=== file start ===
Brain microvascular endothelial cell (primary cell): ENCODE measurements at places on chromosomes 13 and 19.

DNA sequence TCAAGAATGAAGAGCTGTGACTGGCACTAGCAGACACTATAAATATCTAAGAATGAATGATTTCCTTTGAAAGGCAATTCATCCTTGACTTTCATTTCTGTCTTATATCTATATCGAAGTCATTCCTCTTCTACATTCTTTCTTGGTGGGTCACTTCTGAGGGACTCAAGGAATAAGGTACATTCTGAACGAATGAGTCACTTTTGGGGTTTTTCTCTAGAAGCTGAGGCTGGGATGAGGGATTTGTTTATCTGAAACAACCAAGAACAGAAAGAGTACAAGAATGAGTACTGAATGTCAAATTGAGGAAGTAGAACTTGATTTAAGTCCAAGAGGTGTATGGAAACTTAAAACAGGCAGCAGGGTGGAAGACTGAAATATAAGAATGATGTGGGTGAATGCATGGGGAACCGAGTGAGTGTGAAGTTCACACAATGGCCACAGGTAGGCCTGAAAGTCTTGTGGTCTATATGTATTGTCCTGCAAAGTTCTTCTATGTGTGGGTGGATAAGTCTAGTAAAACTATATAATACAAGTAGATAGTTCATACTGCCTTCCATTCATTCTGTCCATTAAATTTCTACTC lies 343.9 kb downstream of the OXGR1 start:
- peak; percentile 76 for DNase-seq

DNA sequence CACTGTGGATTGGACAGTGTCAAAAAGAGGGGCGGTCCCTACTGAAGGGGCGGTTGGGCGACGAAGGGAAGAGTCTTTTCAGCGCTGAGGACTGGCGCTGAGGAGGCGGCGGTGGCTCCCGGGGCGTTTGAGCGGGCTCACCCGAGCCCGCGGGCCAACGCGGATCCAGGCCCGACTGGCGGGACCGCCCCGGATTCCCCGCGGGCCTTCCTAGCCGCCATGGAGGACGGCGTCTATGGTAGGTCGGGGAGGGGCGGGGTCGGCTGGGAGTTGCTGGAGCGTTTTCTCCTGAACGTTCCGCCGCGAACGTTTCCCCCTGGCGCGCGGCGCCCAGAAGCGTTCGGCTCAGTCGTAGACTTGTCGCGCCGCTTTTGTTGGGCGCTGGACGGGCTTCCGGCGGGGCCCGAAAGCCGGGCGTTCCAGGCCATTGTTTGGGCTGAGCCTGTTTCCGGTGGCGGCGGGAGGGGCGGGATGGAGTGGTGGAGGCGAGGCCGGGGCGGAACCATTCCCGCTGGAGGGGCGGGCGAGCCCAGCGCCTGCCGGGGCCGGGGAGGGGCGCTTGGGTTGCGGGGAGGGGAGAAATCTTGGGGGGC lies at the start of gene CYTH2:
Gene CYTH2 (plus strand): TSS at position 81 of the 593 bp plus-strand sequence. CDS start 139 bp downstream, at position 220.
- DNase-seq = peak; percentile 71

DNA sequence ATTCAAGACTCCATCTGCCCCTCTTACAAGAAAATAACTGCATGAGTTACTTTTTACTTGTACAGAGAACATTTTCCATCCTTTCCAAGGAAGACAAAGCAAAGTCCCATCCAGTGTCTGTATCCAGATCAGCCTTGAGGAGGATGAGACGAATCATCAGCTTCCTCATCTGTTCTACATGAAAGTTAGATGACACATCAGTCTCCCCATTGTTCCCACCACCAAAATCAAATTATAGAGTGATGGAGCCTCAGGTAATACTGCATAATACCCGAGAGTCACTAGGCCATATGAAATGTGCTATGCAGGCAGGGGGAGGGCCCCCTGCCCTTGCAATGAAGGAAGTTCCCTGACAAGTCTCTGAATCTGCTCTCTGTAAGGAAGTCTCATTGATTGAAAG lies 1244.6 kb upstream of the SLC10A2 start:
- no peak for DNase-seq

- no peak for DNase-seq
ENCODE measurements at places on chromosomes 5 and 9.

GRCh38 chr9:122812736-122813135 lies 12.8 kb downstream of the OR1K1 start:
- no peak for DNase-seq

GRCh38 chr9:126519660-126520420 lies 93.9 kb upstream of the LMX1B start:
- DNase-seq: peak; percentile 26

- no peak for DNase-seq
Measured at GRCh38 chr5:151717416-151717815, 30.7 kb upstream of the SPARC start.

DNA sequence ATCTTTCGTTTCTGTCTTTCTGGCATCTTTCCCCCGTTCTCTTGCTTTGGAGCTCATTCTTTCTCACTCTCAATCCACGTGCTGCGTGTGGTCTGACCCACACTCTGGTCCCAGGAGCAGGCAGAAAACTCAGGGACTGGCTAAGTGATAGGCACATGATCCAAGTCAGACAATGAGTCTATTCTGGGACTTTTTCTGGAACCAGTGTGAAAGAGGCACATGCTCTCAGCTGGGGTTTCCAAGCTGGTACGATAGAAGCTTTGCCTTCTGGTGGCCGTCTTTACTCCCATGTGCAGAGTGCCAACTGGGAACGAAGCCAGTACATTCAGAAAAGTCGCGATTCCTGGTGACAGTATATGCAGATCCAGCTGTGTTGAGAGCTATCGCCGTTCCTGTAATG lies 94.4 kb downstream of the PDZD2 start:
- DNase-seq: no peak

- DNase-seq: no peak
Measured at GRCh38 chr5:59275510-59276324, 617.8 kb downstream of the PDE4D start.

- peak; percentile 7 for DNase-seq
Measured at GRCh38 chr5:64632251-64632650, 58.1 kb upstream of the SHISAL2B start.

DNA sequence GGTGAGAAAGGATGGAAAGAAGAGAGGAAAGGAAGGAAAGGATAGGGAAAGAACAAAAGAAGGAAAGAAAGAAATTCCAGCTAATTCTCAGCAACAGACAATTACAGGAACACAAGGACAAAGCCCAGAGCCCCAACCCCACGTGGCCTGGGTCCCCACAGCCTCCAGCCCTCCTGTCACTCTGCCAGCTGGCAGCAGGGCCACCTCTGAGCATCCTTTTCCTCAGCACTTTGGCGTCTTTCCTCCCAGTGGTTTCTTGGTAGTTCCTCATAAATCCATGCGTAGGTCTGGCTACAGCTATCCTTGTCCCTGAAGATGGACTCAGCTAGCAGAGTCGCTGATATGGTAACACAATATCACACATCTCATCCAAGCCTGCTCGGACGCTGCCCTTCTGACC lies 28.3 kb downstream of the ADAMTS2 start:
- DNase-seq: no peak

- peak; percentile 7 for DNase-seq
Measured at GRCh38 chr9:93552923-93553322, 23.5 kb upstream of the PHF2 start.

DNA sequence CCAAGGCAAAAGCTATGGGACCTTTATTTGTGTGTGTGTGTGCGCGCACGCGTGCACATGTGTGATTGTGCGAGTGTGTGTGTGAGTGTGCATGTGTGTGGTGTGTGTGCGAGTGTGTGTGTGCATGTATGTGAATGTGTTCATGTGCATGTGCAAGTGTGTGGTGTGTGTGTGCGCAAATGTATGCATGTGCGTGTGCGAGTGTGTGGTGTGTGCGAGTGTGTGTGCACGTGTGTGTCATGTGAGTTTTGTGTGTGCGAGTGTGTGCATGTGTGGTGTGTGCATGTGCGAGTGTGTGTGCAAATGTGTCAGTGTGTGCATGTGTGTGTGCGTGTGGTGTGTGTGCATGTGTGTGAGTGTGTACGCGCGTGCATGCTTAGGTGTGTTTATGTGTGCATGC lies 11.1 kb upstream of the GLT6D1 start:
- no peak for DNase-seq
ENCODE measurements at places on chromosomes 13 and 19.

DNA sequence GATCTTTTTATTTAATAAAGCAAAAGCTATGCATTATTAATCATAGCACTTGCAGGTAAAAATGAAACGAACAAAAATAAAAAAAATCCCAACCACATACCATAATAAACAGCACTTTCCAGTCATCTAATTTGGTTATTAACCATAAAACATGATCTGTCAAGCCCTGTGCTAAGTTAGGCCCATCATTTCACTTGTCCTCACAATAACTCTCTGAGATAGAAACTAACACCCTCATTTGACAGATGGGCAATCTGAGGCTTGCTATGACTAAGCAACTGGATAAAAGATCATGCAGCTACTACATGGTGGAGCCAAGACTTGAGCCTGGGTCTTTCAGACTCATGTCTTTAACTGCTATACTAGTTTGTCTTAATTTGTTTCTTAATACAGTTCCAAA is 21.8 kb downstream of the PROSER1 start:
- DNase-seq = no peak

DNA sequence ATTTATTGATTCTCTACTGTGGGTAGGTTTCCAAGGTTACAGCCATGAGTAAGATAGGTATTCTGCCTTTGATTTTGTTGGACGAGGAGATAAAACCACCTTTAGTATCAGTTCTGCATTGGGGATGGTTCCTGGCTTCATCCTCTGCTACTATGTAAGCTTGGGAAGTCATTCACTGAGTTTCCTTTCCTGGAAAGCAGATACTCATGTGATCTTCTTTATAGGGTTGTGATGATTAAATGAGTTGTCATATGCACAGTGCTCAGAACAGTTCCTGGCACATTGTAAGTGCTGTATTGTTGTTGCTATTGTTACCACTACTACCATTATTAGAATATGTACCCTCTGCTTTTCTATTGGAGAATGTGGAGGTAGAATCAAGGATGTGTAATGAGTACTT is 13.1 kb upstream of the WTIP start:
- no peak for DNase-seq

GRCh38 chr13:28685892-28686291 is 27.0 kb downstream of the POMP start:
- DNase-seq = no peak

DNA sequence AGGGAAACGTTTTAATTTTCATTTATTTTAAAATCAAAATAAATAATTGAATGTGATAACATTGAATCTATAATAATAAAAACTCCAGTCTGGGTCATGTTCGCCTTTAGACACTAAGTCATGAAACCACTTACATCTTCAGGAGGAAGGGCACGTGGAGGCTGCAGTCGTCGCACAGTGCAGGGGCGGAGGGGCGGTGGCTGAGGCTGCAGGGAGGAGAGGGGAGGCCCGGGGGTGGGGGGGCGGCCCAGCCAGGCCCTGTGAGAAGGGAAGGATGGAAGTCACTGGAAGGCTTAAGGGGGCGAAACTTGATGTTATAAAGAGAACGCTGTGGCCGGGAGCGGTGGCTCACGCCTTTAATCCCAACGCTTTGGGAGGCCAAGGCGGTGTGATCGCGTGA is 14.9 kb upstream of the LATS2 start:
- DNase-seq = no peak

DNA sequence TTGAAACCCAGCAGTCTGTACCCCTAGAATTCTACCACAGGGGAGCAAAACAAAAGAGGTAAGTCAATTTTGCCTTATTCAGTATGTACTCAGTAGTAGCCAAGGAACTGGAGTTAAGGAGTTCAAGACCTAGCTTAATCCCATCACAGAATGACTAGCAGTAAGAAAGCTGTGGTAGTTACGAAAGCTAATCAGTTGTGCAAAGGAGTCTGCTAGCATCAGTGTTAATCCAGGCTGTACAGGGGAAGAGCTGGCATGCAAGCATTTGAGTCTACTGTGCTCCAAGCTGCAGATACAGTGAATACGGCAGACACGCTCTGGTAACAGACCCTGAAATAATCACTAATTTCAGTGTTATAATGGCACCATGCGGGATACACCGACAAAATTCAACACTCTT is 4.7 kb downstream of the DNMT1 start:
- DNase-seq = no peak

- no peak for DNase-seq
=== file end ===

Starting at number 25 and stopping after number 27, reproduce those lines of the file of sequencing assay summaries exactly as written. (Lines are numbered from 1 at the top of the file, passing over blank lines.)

- peak; percentile 7 for DNase-seq
Measured at GRCh38 chr9:93552923-93553322, 23.5 kb upstream of the PHF2 start.

DNA sequence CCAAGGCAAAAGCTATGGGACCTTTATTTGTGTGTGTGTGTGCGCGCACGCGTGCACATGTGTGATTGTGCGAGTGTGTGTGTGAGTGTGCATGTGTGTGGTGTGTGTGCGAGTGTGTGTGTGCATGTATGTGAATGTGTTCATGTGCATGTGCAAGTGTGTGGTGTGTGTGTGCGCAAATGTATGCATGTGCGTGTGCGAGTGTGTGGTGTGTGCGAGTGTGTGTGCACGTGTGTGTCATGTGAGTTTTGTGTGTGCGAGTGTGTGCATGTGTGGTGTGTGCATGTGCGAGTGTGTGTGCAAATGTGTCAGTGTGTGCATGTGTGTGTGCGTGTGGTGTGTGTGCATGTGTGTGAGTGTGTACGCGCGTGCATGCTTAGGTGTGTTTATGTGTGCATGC lies 11.1 kb upstream of the GLT6D1 start: